Glycans in Nanotechnology
Nanotechnology is technology, science and engineering conducted at the nanoscale, which is about 1 to 100 nanometers, to create, manipulate, and characterize structures on those scales. As it is shown, glycans are applicable biomarkers for medical diagnostic. It is known that material properties are changed on nanoscale. Glyconanomaterials (metal, semiconductor, or carbon-based nanomaterials) show better catalytic, photonic, electronic, or magnetic properties that are not seen in the bulk, while glycans contribute these nanomaterials with water solubility, biocompatibility, and with both passive and active targeting properties. Polysaccharides such as heparin, dextran, chitosan and hyaluronic acid, because of their better biocompatibility, biodegradability, low toxicity, low cost, and the ease of chemical modifications, in comparison with some synthetic materials, have enabled the preparation of polysaccharide-based nanoparticles for pharmaceutical use such as drug delivery carriers.
Gold nanoparticles (AuNPs) are an important tool for monitoring biological binding events due to easy chemical modification and unique optoelectronic properties. Properties such as hight aqueous solubility/ dispersibility and biocompatibility that AuNPs gain after conjugation with glycans are the basis for novel strategies in bioanalytical applications. Colour changes of AuNPs correlate with the resonance between the incident electromagnetic radiation and collective oscillations of electrons (plasmons), giving rise to localized surface plasmon resonance (LSPR). Resonance frequencies of surface plasmon bands of gold lie in the visible region (400–750 nm) giving rise to colour effects. Enhanced AuNP sensitivity to LSPR and colourimetric changes are facilitated by a high surface area/volume ratio of particles. The colourimetric detection of DNA is allowed by the exploitation of 10–20-nm-sized modified oligonucleotide.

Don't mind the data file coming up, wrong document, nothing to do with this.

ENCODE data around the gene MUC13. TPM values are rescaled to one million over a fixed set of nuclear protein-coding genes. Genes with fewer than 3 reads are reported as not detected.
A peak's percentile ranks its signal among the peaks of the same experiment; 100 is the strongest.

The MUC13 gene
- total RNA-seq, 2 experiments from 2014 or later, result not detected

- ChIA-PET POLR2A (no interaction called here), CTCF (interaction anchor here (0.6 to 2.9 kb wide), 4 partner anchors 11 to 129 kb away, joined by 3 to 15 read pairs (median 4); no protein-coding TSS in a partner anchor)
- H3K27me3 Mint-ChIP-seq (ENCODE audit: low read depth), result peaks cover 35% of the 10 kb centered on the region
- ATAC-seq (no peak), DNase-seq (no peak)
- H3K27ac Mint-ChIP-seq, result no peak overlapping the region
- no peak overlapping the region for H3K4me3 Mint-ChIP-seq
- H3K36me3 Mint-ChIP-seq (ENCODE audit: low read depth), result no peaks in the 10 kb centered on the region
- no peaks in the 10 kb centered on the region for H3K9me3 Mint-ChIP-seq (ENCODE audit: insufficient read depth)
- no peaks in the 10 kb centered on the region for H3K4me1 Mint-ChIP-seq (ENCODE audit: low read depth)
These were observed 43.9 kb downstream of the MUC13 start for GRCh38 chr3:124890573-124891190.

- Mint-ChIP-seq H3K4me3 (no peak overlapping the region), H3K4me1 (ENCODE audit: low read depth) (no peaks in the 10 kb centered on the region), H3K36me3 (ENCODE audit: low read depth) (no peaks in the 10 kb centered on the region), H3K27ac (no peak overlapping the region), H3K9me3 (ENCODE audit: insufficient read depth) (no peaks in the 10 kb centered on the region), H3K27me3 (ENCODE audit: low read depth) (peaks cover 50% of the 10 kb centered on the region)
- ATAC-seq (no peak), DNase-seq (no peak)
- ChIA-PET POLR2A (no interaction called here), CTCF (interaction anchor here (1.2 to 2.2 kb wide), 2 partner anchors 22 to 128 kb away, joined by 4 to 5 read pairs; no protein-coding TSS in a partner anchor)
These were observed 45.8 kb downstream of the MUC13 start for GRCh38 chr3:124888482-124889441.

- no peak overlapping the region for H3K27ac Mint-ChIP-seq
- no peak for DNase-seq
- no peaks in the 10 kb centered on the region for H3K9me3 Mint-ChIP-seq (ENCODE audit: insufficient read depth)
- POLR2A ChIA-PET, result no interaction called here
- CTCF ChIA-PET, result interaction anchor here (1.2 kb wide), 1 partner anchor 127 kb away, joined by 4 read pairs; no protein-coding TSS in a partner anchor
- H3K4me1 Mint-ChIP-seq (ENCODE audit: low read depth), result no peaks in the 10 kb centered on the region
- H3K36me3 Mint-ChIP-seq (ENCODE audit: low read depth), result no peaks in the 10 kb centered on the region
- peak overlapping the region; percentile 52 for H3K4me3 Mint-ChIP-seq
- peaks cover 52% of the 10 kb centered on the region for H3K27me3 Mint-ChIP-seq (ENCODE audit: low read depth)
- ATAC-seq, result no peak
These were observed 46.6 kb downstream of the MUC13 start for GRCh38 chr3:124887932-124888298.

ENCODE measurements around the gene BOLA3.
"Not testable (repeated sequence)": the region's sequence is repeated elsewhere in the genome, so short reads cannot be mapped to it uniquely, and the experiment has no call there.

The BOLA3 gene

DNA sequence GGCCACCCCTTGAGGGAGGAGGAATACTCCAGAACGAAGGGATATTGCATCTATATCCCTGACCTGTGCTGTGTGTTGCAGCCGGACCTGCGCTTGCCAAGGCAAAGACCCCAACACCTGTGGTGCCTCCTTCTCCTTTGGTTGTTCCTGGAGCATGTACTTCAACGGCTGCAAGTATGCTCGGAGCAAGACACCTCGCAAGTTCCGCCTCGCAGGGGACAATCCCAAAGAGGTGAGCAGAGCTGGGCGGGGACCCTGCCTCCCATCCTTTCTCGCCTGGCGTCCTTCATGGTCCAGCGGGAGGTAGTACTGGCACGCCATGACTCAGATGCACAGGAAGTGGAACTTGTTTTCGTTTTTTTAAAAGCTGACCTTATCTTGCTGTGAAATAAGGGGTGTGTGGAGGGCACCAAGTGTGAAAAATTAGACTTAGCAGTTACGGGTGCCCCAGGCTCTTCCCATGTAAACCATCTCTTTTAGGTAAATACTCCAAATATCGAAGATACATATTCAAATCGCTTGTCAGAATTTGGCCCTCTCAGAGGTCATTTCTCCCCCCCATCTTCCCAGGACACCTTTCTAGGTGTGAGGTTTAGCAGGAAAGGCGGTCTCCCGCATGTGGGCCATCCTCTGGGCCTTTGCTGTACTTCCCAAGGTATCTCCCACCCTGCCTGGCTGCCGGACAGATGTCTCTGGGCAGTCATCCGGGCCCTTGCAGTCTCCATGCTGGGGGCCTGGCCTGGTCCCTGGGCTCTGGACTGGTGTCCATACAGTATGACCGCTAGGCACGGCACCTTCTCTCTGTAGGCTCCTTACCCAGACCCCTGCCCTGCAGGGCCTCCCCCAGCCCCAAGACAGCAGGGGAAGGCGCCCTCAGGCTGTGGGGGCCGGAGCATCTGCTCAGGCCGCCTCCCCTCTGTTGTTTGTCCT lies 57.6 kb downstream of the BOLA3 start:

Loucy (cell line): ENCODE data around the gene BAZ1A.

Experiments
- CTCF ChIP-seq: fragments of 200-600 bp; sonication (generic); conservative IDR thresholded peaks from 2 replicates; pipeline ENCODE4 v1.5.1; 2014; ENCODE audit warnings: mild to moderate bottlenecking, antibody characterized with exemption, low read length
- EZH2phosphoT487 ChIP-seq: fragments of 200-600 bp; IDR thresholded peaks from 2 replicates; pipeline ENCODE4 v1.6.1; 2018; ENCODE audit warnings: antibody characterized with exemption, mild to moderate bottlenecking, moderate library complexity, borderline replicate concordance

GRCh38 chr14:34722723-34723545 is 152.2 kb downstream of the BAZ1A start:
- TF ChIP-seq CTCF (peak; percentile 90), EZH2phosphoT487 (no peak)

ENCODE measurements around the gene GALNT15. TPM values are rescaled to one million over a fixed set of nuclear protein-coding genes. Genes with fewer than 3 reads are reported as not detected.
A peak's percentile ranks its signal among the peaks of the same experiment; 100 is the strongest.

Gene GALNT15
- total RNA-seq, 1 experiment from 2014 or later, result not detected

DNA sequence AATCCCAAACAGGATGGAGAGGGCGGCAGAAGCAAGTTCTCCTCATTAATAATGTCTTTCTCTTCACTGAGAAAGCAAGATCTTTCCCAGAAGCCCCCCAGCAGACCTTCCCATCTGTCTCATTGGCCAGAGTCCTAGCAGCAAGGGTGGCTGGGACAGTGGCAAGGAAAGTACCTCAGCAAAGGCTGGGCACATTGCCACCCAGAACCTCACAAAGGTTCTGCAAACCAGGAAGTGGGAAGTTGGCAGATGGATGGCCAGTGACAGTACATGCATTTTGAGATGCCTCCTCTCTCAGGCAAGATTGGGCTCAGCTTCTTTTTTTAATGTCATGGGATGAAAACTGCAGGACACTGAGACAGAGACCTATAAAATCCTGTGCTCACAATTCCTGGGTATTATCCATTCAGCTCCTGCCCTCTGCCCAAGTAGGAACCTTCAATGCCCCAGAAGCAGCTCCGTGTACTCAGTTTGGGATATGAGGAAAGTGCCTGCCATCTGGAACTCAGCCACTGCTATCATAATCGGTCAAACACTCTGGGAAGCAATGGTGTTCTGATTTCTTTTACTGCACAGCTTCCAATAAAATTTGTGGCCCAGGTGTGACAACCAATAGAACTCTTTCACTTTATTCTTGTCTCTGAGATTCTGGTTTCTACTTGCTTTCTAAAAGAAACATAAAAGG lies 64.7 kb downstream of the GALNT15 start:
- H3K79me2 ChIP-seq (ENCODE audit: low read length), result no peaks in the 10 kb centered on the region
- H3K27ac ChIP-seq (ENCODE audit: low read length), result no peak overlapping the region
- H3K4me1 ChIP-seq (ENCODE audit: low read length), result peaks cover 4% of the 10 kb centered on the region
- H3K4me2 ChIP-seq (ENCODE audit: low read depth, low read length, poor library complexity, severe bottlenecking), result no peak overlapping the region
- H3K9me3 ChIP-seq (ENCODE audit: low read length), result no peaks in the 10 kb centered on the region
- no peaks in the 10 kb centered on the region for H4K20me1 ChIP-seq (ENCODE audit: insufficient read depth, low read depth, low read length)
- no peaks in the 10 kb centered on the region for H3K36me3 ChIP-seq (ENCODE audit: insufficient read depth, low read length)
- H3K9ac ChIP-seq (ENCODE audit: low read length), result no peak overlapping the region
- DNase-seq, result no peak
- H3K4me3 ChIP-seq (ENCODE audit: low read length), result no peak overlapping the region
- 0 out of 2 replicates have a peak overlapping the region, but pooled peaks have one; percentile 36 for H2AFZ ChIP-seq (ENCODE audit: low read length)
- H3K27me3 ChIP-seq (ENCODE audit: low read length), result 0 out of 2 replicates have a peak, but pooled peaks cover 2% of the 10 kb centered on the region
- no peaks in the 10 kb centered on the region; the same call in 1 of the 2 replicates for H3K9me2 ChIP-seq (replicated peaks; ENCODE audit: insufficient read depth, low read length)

AuNPs are produced by reducing a gold salt in the presence of glycosylated thiol ligands (Figure 1.), also changing conditions, ligand density and composition can be adjusted precisely.
Figure 1. A calculated representation of a 2-nm-sized gold glyconanoparticle formed by 102 gold atoms and coated with 44 molecules of 5-mercaptopentyl α-D-mannopyranoside. (Source: https://www.ncbi.nlm.nih.gov/books/NBK453085/)
Carbon nanotubes (CNTs) are tubes of hexagonal structure similar to a layer of graphene rolled up into a cylinder on the nanoscale. The outer surface and inner hollow space may be used together to create functionalized CNTs (f-CNTs) to serve as delivery systems. Even though CNTs are cytotoxic and have poor solubility, that can be changed with modification. CNTs are mixed with surfactants or polymers by noncovalent modification. If the CNTs are coated with glycopolymers, then they mimic the mucins. Such CNTs are non-toxic in vitro, while glycopolymer-free CNTs cause death in certain cells. Covalent surface glycosylation or glycoconjugation of CNTs creates in vivo biological probe. Covalent modification by oxidation of the CNT surface is carried out due to the introduction of carboxylic acids, which allow the binding of amino sugars. Galactosylated SWCNTs created in this way can "capture" pathogens of E. coli.
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